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Our holdings include hundreds of glass and film negatives/transparencies that we've scanned ourselves; in addition, many other photos on this site were extracted from reference images (high-resolution tiffs) in the Library of Congress research archive. (To query the database click here.) They are adjusted, restored and reworked by your webmaster in accordance with his aesthetic sensibilities before being downsized and turned into the jpegs you see here. All of these images (including "derivative works") are protected by copyright laws of the United States and other jurisdictions and may not be sold, reproduced or otherwise used for commercial purposes without permission.

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[REV 25-NOV-2014]

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Crunch Wagon: 1958

Crunch Wagon: 1958

We return to accident-prone Oakland, circa 1958, for this view of a Ford Ranch Wagon that just bought the farm. 4x5 acetate negative. View full size.

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Calling all cars!

The '57 Chevy appears to have the standard CB radio 102" whip and they did have the static ball on top. The '55 Ford Ranch wagon has the regular factory radio antenna but nearly fully out.

Yes it's true that 2-door wagons are now collector wagons because any 2-door vehicle looks nicer. I've had my modified '55 Chevy handyman wagon since 1987 and we love cruising in it. I have a power antenna which hides completely in the right front fender with a red ball matching the red fender. Called a handyman wagon because they were mostly made for light duty for carpenters, plumbers, etc. and on weekends as the family vehicle. Sort of like those mini van thingies of today.

Ford antenna

It's not a whip. It's a standard collapsible AM radio antenna like all the autos used back then. Look closely and you can see the joints. Whip antennas used for communication were always mounted to the rear of the vehicle and did not have a ball on the tip.

Incidentally, tudor wagons of any brand are highly sought after today by customizers. They make excellent long-distance cruisers. Ironic, since they were used mostly as work vehicles when they were new.

Two Doors for Safety

My parents always bought two-door cars. My mom said it was because she didn't want us kids accidentally opening rear doors (on a four-door vehicle) and possibly falling out. This was when we rarely used seat belts, if at all, and jumped around in the back seat while mom or dad was driving us somewhere.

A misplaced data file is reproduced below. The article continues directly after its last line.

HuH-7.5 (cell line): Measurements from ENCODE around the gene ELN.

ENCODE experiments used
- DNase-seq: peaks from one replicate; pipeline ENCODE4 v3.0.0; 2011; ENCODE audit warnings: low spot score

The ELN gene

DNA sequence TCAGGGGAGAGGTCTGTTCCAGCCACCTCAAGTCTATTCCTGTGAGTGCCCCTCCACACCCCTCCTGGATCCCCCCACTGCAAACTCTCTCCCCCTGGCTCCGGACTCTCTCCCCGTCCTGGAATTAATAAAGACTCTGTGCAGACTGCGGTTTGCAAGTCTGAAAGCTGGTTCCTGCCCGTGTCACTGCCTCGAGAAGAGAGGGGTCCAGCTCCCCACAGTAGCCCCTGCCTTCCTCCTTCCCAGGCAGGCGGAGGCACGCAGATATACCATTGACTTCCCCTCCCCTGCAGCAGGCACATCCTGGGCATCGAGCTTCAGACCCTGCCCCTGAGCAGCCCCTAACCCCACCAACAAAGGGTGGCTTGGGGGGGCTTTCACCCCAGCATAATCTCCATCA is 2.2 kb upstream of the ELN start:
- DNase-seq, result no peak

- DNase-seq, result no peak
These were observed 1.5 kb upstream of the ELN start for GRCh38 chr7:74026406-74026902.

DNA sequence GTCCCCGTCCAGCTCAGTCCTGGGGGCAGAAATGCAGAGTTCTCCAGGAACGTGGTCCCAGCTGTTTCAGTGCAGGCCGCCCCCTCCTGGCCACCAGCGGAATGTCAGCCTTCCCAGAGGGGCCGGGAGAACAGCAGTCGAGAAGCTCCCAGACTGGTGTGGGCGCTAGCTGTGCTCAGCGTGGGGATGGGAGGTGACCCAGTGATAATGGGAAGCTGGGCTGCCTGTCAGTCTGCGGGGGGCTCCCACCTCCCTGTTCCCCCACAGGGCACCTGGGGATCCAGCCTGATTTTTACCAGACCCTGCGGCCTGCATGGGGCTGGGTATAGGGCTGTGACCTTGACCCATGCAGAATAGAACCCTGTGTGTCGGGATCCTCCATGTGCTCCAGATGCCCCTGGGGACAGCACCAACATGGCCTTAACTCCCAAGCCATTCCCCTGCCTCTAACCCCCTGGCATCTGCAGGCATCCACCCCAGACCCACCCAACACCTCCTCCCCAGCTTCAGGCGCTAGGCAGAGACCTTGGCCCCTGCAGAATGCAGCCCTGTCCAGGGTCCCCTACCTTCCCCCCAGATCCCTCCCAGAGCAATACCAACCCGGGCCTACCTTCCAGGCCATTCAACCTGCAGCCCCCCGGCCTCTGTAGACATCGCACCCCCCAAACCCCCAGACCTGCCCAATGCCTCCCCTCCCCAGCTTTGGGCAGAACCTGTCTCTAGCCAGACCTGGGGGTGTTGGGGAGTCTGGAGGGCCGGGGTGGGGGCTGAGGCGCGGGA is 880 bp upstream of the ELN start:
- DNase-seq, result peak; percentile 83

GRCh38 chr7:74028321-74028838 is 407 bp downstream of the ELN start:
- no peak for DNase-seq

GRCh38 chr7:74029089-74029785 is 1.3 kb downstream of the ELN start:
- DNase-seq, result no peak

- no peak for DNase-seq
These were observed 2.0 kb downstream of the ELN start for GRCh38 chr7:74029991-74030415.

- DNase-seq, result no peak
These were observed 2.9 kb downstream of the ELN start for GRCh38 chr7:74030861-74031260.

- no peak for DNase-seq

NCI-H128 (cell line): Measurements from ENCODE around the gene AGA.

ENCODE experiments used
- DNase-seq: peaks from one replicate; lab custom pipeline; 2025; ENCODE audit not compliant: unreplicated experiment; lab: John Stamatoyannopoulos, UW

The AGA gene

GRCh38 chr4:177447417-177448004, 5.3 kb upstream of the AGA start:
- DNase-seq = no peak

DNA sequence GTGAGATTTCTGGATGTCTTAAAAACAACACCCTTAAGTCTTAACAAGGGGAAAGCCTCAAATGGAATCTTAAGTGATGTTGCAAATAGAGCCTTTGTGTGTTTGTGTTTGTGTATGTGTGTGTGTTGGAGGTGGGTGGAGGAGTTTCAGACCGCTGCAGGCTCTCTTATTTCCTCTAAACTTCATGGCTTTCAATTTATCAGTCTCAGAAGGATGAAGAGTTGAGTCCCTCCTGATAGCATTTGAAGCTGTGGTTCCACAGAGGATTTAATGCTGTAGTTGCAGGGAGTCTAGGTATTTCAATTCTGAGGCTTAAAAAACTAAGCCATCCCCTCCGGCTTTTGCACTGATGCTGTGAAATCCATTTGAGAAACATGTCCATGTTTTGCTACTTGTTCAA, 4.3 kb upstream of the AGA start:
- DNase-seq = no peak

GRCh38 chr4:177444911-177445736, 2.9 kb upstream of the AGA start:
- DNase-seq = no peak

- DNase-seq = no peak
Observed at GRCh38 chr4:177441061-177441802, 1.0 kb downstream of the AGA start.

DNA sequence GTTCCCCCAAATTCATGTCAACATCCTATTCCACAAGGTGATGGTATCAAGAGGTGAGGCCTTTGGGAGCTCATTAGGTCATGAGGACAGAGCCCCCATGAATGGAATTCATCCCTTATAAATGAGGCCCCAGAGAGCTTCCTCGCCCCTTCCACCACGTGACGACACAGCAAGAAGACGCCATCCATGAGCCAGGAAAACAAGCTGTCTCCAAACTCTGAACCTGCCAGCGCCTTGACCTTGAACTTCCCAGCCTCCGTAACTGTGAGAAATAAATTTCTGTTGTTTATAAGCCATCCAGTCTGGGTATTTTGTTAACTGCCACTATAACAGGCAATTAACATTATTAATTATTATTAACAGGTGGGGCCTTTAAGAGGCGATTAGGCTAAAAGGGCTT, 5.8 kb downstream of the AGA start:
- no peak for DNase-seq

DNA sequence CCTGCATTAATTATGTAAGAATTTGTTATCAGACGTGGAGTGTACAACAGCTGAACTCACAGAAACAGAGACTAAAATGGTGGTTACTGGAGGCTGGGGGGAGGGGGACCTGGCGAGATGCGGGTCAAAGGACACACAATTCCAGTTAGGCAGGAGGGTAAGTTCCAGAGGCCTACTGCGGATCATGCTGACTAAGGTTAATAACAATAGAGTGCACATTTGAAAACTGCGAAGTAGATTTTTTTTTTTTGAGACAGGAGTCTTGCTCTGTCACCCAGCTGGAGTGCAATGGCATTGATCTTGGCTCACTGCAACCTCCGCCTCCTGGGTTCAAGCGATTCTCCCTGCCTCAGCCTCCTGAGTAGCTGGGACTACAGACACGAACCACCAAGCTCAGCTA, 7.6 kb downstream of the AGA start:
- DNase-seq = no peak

'57 Chevy

A vehicle like this, equipped with a shortwave radio, would be real handy for a photographer or ambulance chaser.

Kilocycle cops?

That 57 Chevy may belong to a local jurisdiction or highway patrol. The Antenna Specialists model lowband whip on the rear fender is still used today by the CHP.

edit: And two seconds after I hit the submit button I thought that the car may be from the newspaper too.

Anything but a Lucky Strike!

Is that a package of Lucky Strike cigarettes on the ground -- not the anti-crumple pack, that's for sure.

Government vehicles?

Just speculating: I think the vehicles are the property of the government. Not federal per se but maybe local Oakland government. Both vehicles have the old 1950's style "whip" radio antennas. A mainstay of government type cars and trucks in those days. I understand there's no markings on the vehicle to indicate this. And, the license plate on the front doesn't look like a government issued tag. But, the Chevy and the Ford both have the same antenna and appear to be the same color. This could have been taken in an area of Oakland's government garage and car pool. The Ford was taken there after the accident. It's obviously not the original accident scene. As I said, just speculating.


The '57 Chevy probably belongs to the insurance adjuster/photographer himself.

Rare new, Rarer now.

The 1955 ford Ranch Wagon is rarely seen today. Very few people were interested in a 2 door station wagon back then. l highly doubt the driver of this car would have survived.

Photobombed, again

That 57 Chevy keeps showing up in the background of these crash scenes.

The photographer would have to have a police radio in order to nail so many crash photos in a year (give or take) of work. I think that explains the aerial.


The driver's door is wedged shut but I suspect he went out through the front.

SHORPY OLD PHOTO ARCHIVE | History in HD is a vintage photo archive featuring thousands of high-definition images from the 1850s to 1960s. (Available as fine-art prints from the Shorpy Archive.) The site is named after Shorpy Higginbotham, a teenage coal miner who lived 100 years ago.

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